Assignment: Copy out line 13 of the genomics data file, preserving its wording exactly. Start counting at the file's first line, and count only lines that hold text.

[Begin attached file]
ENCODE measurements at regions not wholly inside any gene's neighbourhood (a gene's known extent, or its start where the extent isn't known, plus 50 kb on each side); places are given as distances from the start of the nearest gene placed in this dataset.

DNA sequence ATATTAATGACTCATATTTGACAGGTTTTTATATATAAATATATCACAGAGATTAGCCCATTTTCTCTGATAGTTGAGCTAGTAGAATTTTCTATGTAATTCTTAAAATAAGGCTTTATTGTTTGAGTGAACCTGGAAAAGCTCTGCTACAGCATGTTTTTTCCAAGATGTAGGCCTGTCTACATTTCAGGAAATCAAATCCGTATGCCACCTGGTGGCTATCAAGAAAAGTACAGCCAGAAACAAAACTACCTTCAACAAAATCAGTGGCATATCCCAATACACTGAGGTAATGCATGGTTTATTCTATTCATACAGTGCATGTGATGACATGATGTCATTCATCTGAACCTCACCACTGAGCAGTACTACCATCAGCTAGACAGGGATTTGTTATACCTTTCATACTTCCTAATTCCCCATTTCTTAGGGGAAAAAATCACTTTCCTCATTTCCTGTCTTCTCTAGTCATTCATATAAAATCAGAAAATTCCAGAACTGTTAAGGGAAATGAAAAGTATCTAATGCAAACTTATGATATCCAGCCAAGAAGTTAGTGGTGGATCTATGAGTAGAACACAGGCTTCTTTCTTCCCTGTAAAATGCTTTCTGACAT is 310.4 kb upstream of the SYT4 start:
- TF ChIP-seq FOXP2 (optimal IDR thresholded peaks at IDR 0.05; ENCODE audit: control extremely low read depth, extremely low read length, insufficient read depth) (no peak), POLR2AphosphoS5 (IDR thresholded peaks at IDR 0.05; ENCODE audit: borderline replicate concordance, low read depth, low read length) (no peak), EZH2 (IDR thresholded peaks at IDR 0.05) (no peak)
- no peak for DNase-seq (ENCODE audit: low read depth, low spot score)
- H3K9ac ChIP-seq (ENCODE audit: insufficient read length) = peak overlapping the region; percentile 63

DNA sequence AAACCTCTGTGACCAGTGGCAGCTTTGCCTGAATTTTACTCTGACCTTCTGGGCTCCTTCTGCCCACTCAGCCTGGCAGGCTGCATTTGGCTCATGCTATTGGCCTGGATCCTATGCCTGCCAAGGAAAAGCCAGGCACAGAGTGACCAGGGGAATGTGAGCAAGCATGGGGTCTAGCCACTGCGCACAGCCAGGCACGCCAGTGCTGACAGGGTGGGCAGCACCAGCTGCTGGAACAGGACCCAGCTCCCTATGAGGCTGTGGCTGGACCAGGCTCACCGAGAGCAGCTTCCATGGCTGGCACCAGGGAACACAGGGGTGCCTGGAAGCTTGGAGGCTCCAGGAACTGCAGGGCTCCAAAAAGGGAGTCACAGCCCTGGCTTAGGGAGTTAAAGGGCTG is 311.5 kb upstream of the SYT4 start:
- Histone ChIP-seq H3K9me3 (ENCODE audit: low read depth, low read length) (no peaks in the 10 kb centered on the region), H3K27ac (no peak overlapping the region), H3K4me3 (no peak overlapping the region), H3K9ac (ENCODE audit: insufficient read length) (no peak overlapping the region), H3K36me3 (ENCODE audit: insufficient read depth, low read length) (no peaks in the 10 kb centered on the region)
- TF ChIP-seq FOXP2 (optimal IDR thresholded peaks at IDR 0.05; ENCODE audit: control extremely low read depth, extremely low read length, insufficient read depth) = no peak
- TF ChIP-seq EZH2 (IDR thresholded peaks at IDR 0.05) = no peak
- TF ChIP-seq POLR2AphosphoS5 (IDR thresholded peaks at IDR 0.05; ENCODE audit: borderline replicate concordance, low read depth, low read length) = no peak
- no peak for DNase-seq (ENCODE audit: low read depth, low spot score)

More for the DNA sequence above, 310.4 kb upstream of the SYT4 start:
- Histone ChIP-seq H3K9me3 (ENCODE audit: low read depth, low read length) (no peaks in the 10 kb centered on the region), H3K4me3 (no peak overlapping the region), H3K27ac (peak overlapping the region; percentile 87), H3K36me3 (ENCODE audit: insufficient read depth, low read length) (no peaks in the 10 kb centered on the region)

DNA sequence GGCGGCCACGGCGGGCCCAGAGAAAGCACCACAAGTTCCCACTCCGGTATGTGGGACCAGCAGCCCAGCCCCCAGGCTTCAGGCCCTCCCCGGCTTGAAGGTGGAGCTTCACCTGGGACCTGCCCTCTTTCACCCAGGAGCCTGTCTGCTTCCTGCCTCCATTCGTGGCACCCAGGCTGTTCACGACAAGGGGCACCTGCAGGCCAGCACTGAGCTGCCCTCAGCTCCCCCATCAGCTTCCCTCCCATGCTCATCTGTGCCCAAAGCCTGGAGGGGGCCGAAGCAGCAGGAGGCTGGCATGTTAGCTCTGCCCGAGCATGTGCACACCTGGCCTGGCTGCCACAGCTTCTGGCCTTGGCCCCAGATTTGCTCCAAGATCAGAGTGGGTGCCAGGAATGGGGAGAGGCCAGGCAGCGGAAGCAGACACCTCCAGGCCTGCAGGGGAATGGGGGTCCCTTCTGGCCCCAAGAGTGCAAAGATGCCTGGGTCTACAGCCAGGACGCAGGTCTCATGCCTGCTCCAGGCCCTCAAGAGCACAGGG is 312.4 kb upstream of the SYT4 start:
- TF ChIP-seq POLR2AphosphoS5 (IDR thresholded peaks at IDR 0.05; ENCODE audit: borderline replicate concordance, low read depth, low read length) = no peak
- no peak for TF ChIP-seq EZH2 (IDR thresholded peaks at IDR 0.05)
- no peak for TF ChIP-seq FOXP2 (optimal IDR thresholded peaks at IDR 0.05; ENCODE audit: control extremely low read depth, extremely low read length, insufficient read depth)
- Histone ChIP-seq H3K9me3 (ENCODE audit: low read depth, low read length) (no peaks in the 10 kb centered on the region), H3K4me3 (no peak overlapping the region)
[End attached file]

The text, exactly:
- Histone ChIP-seq H3K9me3 (ENCODE audit: low read depth, low read length) (no peaks in the 10 kb centered on the region), H3K4me3 (no peak overlapping the region), H3K27ac (peak overlapping the region; percentile 87), H3K36me3 (ENCODE audit: insufficient read depth, low read length) (no peaks in the 10 kb centered on the region)